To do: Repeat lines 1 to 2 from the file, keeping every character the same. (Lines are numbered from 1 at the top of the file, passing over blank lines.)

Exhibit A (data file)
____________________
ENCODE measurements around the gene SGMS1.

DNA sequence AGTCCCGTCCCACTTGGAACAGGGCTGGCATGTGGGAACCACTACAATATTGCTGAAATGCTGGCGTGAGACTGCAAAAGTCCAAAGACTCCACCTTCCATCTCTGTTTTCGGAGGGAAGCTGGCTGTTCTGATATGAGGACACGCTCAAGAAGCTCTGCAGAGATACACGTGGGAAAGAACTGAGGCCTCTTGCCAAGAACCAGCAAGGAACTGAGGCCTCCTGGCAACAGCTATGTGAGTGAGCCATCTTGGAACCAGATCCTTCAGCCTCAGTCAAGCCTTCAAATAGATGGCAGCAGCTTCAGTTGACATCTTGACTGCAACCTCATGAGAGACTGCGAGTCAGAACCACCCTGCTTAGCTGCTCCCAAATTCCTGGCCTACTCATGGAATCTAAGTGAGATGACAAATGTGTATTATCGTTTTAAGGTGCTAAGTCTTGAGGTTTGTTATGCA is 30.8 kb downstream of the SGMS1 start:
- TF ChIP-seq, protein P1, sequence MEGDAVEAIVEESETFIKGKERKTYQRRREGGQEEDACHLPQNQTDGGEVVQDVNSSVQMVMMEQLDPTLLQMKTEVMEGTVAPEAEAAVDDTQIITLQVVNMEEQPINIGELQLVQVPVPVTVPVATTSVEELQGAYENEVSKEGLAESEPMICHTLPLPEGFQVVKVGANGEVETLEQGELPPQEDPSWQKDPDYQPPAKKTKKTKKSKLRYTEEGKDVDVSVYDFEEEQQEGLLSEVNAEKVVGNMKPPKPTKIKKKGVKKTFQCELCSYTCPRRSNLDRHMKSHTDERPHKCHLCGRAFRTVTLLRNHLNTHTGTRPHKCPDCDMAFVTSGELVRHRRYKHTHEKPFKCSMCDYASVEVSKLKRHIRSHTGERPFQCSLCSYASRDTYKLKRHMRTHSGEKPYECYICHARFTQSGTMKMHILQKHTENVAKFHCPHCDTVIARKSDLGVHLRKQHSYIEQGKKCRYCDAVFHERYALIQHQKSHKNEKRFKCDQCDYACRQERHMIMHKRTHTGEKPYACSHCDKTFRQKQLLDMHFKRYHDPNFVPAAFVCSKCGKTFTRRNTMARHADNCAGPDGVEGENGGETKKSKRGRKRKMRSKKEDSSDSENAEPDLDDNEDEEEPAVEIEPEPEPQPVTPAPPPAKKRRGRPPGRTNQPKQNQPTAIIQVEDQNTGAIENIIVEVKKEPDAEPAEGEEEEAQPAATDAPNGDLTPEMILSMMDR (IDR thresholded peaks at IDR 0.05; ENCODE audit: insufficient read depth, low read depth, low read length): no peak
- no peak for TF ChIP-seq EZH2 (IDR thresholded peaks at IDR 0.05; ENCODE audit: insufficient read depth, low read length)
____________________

ENCODE measurements around the gene SGMS1.

DNA sequence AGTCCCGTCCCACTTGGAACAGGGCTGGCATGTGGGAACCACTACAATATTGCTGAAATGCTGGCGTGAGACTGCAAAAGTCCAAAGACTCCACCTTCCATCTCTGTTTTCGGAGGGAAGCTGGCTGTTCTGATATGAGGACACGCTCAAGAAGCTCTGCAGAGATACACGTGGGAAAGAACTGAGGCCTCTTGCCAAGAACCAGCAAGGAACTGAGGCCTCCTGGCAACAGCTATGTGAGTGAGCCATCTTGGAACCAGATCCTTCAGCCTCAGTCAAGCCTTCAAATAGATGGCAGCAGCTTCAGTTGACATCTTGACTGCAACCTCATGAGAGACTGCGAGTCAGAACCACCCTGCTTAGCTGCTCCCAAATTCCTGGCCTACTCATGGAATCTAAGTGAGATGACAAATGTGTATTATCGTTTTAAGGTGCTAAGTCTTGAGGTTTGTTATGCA is 30.8 kb downstream of the SGMS1 start: